My Kinda Party had an anthem for rural and Middle America, “Flyover States,” that feels especially timely today. You told us back in September that the folks you sing about in that song are “stereotyped.” Do you think they’re marginalized? They played a big role in the presidential election.

The common man is highly underestimated. I heard a lady say it on the news the other day. She’s talking about Trump speaking to people who made under 60 grand a year. And she’s in New York, and she says, “To be honest, I don’t even know anybody that makes under 60 grand a year.” No offense, but that’s where I came from. And that’s the issue. The common person out there, the everyday guy who is going to work and wanting a normal life for his family, he doesn’t work on Wall Street … that guy still has a voice. And there is a lot of them out there who feel like they’re forgotten about.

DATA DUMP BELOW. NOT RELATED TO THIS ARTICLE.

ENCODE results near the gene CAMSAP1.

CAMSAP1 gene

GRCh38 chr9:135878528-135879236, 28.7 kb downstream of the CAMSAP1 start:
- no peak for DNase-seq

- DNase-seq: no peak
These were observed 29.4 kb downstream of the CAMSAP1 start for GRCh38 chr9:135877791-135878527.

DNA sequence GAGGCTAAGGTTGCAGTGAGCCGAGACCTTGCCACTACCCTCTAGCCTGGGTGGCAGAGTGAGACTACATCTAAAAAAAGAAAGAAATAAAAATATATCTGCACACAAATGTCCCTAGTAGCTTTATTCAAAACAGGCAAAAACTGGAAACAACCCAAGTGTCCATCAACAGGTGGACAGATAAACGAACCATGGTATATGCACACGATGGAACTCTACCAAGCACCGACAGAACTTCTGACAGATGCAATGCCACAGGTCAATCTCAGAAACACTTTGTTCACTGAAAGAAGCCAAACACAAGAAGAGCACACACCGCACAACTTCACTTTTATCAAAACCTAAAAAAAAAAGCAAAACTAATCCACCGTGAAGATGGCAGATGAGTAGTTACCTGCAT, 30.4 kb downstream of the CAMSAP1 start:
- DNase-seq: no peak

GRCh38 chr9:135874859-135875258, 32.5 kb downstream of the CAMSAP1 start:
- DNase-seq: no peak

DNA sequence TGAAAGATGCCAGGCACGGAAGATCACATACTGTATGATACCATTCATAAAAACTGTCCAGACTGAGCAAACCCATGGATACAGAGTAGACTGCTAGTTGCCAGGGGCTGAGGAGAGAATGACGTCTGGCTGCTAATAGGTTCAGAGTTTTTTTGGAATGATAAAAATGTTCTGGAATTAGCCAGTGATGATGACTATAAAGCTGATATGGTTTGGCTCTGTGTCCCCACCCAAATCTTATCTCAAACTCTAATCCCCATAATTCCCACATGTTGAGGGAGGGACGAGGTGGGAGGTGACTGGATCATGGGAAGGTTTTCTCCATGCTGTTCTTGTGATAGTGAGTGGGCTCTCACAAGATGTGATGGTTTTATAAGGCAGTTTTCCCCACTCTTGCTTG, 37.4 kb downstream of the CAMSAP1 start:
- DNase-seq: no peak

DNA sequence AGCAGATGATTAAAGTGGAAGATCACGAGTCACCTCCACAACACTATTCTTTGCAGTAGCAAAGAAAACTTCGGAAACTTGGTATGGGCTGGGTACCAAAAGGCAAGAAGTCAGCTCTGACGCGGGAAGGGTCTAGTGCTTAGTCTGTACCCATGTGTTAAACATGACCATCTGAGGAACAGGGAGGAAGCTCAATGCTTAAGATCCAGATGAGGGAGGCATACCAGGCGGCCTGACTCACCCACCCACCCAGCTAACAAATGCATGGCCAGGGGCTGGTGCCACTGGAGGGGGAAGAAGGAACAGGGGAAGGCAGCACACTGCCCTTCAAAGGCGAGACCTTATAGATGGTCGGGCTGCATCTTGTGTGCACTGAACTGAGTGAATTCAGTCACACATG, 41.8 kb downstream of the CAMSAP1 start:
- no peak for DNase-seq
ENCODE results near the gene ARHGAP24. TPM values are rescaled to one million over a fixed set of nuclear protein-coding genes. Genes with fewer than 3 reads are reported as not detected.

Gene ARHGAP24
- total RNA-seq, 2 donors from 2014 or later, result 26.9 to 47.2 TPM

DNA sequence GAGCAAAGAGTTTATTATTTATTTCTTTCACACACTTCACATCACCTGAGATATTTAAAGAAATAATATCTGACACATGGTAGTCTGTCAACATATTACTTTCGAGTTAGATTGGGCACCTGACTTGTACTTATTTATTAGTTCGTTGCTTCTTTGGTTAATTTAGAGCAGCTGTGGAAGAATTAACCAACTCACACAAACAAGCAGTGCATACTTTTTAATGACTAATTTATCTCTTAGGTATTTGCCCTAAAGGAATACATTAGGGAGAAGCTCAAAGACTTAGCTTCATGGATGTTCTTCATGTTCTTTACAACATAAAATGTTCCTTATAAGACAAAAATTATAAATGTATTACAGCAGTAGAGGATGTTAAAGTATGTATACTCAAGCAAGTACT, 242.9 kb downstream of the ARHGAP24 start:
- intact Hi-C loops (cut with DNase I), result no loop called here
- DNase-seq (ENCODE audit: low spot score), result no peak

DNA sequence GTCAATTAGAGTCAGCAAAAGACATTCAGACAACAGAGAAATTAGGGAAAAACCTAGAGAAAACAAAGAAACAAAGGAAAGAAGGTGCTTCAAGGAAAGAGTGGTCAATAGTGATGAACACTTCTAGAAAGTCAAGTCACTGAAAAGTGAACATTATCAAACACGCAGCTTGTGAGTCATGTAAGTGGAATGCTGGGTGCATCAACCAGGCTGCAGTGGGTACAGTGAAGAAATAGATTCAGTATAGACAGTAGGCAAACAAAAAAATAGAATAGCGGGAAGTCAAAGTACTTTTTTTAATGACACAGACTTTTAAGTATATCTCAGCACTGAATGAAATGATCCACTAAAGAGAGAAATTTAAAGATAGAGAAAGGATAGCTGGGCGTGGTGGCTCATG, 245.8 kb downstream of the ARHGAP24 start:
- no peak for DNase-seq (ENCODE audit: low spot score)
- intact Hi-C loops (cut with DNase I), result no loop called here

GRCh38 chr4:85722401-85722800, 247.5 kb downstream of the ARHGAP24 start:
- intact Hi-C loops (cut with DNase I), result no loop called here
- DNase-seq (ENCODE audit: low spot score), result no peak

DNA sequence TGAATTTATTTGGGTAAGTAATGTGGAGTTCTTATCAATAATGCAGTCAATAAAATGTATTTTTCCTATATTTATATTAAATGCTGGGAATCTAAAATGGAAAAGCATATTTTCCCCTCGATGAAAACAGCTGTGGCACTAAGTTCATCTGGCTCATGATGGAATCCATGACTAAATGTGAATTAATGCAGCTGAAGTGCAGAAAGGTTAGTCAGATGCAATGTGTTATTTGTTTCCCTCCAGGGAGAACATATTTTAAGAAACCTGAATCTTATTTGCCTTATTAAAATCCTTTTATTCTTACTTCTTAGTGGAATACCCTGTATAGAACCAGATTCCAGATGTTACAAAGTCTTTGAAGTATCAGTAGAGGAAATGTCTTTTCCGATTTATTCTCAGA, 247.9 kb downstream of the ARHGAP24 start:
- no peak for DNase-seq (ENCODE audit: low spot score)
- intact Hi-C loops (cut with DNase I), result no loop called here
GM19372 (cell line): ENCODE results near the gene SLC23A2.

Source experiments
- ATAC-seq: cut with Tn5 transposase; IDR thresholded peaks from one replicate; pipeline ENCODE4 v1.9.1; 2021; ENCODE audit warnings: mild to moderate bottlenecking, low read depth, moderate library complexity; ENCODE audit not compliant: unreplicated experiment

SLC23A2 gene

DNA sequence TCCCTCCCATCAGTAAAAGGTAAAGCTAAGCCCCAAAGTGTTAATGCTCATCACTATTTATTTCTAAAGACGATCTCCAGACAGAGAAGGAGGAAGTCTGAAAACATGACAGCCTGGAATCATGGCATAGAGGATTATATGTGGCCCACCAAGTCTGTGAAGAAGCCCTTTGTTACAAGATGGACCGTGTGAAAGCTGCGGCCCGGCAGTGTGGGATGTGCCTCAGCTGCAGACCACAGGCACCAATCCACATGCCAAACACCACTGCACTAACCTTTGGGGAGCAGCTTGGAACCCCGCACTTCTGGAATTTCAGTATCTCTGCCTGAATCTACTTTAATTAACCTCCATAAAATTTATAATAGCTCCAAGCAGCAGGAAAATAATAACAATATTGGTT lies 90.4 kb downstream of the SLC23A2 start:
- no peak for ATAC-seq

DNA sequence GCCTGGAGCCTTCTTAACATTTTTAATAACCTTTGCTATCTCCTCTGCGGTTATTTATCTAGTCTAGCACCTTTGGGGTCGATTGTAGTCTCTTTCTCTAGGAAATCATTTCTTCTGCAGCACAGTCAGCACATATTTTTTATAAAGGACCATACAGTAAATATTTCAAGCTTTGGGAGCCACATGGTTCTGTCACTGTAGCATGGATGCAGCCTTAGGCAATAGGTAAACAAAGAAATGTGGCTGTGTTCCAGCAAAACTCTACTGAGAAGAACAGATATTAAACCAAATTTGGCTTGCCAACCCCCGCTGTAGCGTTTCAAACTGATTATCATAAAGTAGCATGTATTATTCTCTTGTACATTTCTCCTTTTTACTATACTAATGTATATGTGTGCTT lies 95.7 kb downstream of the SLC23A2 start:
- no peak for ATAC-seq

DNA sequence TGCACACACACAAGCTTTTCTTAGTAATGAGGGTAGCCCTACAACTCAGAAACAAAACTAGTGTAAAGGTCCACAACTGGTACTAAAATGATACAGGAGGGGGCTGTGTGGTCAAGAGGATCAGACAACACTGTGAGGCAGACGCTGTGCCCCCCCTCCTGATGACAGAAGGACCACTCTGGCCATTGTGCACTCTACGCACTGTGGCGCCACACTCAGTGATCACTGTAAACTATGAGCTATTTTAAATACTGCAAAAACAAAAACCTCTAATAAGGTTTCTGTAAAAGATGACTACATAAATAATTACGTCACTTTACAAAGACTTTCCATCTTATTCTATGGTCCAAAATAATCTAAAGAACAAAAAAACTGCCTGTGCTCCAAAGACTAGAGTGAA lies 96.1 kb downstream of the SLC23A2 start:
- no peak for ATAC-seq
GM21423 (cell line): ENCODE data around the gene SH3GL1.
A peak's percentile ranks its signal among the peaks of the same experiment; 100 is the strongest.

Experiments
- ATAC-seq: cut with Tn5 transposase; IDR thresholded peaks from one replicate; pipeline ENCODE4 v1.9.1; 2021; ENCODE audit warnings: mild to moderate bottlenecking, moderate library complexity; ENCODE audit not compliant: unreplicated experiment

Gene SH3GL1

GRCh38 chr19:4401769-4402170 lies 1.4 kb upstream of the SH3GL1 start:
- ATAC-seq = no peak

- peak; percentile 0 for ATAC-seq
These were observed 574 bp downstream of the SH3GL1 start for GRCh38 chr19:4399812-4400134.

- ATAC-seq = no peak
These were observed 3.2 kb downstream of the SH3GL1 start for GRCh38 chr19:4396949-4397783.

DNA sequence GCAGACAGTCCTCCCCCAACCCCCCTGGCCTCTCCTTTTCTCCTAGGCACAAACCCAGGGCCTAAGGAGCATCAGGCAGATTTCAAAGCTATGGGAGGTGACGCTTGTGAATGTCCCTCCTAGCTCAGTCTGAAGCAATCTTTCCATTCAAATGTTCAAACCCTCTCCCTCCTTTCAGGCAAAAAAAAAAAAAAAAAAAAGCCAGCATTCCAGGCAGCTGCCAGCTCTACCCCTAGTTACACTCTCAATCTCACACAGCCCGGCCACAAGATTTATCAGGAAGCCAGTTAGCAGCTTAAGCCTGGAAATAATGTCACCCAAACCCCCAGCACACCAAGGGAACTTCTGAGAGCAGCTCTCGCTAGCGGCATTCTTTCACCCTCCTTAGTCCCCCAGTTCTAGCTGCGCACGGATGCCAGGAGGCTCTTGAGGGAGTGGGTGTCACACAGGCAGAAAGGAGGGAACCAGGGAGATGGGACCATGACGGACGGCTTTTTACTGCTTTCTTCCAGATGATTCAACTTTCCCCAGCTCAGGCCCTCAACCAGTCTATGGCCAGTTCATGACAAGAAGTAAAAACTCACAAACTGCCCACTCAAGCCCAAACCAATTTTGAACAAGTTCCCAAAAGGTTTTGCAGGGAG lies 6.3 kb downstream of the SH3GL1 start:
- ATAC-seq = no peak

When it comes to elections, anybody just wants to feel like they’re being heard, no matter who you are. You saw that in a huge way this time around. Trump, like the guy or not, he was out there busting his butt on the campaign trail, talking to these people and putting it in laymen’s terms for them, listening to what they had to say. He wasn’t just focusing on the big companies and the big cities. He was digging in to the heartland of America. You saw those people come out in a big way to support that because they want to feel like they have a voice too. He shocked the world with that.

Did you vote?

I did not vote this year because we just moved and I wasn’t registered in this county. Trust me, I wanted to. This is the first year I